Defending our selections: The Linebackers…

Now, this is the first time we have done a middle school, All-State, Football team, but it isn’t our first All-State Football team. For those of you who subscribe and belong to KPGFootball, you know we have before published both a Freshman and Sophomore All-State football team for the high-schoolers. In addition to that, KPGFootball is a member of the Associated Press and, therefore, votes on the AP’s Kentucky High School All-State Football team. We either know what we are doing or think we know what we are doing. As is our common practice, we will now go through the players selected and defend each player’s selection to this team. We, metaphorically, won the coin toss and elected to defer our choice to the second half, so we will begin on defense. We defended our defensive, first level, yesterday, so today we will defend the selection of our defensive second level…the linebackers. These were the KPGFootball, Middle School All-State linebackers…

Pikeville Middle School, Carson Wright, 5-11, 175; 

Across all of Kentucky there is virtually no intelligent debate existent for whether Carson Wright both belongs on this team and is one of the top linebackers in Kentucky for his class. Consider this, in two years of middle school football, Carson has 274 tackles, 21 sacks, 10 forced fumbles, and 5 interceptions in leading his middle school team to a State Runner-up finish in 2017 and a Regional Championship and State semi-final birth in 2018. Over that same period, he has gained 3,568 all-purpose yards, scored 40 TDs, and converted 45, 2-point conversions, on the offensive side of the ball. This brings up a very good point. There were several players who could have made this team on either side of the football. In an effort to recognize as many deserving players as we could, and about whom we became informed, sometimes we took a Carson Wright, a JT Adams, or a Harris Phelps and made them defenders even though they could have made the team on offense too. Back to Carson…

Carson Wright is 5-11, 175 pound linebacker who had an incredible performance at our All-State, Mountain Combine in Pikeville, Kentucky in June. Carson’s numbers were just sick. Wright took top honors at the combine for middle school participants, regardless of position. Truthfully, we forgot he was in middle school, at all, as he might have won top honors in the high school division too and there was some pretty stout company competing there. Wright was timed in the Mountains running a 40 yard dash at 4.52 seconds and registered a 4.31 pro-agility shuttle. Wright clipped the L-cone drill in 7 seconds flat and repped the middle school, bench press rep weight of 115 pounds, 20 times. That would make Wright’s estimated, one-rep, bench press maximum right around 186 pounds.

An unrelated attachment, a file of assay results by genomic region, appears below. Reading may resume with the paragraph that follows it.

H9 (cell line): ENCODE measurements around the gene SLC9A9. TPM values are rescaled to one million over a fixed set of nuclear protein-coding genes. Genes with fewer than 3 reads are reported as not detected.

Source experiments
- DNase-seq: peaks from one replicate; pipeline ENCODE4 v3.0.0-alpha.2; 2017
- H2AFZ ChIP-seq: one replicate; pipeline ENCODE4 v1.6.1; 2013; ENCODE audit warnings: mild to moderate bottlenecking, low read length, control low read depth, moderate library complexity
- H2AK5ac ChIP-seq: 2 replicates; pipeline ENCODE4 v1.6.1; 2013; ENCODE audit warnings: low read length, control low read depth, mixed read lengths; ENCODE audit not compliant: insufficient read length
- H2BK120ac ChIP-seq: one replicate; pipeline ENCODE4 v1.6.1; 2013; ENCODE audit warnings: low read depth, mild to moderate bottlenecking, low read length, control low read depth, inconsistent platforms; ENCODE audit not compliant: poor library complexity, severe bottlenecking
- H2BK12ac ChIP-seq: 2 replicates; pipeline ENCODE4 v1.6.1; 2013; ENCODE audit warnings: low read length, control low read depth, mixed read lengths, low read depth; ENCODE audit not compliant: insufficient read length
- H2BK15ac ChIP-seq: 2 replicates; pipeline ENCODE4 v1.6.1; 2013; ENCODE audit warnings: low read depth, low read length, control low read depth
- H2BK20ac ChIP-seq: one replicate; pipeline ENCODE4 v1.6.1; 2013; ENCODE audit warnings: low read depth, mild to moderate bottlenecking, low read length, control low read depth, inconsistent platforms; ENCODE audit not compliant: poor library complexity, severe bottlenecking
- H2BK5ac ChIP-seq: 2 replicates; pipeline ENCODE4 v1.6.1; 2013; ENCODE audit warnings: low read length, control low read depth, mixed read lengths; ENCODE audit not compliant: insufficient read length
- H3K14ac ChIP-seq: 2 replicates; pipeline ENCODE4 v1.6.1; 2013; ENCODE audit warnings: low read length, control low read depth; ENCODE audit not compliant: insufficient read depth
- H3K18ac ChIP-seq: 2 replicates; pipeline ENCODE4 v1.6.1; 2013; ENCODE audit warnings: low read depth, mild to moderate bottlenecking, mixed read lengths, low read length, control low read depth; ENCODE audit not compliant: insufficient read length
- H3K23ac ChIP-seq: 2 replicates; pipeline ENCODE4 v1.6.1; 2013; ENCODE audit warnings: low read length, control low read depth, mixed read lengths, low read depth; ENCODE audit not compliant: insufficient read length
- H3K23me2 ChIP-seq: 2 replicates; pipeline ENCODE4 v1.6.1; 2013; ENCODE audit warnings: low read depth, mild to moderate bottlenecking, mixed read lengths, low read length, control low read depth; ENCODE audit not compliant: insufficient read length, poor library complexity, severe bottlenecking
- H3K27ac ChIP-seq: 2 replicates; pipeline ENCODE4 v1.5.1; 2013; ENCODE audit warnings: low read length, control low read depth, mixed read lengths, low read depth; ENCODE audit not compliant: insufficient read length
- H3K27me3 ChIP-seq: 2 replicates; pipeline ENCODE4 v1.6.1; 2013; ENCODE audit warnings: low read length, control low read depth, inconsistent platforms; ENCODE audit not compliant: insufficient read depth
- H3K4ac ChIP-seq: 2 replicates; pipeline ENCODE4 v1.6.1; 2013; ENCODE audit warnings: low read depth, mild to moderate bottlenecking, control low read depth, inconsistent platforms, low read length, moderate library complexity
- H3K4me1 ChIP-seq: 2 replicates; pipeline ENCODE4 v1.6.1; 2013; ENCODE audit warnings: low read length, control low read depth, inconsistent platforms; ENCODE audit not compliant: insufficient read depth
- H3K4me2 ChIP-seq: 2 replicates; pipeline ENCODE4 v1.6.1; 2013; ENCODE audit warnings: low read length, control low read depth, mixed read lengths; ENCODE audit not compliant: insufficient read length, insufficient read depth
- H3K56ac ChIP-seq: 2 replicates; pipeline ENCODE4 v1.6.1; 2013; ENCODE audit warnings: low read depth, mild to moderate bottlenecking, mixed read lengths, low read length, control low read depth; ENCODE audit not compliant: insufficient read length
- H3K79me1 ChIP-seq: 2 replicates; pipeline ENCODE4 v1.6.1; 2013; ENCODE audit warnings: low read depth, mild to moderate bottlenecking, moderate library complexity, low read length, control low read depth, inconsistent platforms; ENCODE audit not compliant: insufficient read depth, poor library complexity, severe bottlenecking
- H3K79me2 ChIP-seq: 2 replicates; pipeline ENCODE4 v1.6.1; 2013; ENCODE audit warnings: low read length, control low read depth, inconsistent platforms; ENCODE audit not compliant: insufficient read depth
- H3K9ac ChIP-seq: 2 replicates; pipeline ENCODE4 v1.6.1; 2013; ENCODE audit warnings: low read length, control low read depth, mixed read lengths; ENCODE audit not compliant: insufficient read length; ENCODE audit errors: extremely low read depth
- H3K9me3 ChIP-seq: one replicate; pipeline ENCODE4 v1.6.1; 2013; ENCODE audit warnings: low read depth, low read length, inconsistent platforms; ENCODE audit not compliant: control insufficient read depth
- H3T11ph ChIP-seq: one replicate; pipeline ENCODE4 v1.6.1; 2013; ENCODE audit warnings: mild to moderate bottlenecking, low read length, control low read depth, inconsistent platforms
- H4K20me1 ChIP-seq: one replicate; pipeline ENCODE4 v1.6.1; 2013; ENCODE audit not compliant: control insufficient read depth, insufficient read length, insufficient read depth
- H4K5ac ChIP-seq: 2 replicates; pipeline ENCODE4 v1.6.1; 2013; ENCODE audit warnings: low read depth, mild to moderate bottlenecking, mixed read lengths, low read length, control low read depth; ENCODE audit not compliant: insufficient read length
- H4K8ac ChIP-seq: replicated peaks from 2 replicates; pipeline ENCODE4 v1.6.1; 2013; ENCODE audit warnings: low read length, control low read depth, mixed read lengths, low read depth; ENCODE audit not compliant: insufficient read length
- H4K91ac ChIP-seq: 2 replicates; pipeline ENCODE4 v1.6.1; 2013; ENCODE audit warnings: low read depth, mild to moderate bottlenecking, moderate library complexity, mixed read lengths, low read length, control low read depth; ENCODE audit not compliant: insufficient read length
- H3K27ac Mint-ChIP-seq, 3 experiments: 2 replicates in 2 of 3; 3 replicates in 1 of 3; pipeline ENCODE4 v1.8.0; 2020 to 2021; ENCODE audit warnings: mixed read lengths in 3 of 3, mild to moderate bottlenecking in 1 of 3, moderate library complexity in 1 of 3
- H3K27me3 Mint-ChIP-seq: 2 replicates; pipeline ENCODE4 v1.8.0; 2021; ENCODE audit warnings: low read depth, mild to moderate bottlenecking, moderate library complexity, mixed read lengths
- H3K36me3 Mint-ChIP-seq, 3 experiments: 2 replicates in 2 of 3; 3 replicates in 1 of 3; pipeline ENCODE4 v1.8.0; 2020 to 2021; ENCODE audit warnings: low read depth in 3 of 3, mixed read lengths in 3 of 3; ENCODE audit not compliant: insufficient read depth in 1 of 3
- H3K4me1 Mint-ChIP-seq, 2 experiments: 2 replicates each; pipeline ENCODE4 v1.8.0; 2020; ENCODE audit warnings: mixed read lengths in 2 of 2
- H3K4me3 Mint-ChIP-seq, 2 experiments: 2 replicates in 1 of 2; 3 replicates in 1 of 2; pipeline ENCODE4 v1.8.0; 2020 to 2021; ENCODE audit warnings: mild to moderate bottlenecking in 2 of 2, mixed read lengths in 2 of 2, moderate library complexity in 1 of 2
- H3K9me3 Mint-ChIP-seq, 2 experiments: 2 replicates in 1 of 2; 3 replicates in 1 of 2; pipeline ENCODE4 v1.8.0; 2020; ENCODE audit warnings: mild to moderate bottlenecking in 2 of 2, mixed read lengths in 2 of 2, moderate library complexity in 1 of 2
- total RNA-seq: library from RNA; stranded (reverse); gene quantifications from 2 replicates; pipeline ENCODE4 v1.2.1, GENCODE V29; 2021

Carson has made numerous Team Kentuckys including playing for this summer’s Future Stars version which bested Tennessee 31-28 in overtime. JT Adams was the defensive MVP of the game but that distinction could have been awarded to Wright just as easily as both linebackers were exceptional in that game. Carson gets a slight edge on present frame, agility, strength, and speed, but the edge is ever so slight. Carson has played for Team Kentucky FBU twice and as a 6th grader was Kentucky’s Defensive MVP  in the annual game.

Christian County Middle School, Oscar “JT” Adams, 5-7, 170 pounds…

Oscar “JT” Adams, IV, who goes by “JT,” truly, had an incredible performance at the Tennessee-Kentucky Future Stars Classic at Georgetown College this past summer and took the game’s Defensive MVP Award home with him. Adams, seen to the left of this paragraph in his McCracken County Middle School uniform where he played in 7th grade, was a huge get this year for Division I, Christian County Middle School this offseason. It isn’t every day a Bret Cooper All-American linebacker moves into the district. JT is the son of a football coach, Offensive Coordinator, John Adams (Christian County High School), and, like many coach’s sons, his ability to read the play and arrive at the ball, demonstrating his extraordinary football IQ, is one of the first traits about his play one notices. Not that the kid can’t run, but his ability to read where the play is headed makes it appear he has lightening speed because of his quick reactions.

Offensively he was a running back/tight-end hybrid and, defensively, he played middle linebacker. In seventh grade, JT played in 7 games for the Mustangs and collected 41 tackles, 22 solo, and forced two fumbles, recovering one. Offensively, Adams carried the ball 28 times for 230 yards rushing, averaging 8.2 yards per attempt, with two rushing TDs. He also scored a pair of two-point conversions on the ground. When aligned at TE, Adams caught 8 balls for 93 yards, with one TD receiving and one two-point conversion. Blocking at the TE position, Adams registered eight pancakes in seven games. This summer for Team Kentucky, JT tallied 15 tackles, including a pivotal fourth down play sealing the game’s outcome on Tennessee’s possession in overtime. Christian County doesn’t keep statistics at the middle school level but we can tell you Adams has been selected for every all-star team for which he has ever tried out and has been selected to play for the East All-American team in Dallas, Texas in the Bret Cooper game this December. There is an indefinable football characteristic which coaches know when they see it but are often incapable of defining. That is being a football player. JT Adams is a pure football player whose value to any team can’t be overstated. Christian County, the year before JT played there, went 1-7. That same team, with Adams, turned in a 7-2 work sheet and would have made some real play-off noise had JT not suffered injury in the season finale against HMS which limited him in the playoffs. The selection committee felt this to be an easy selection for this position.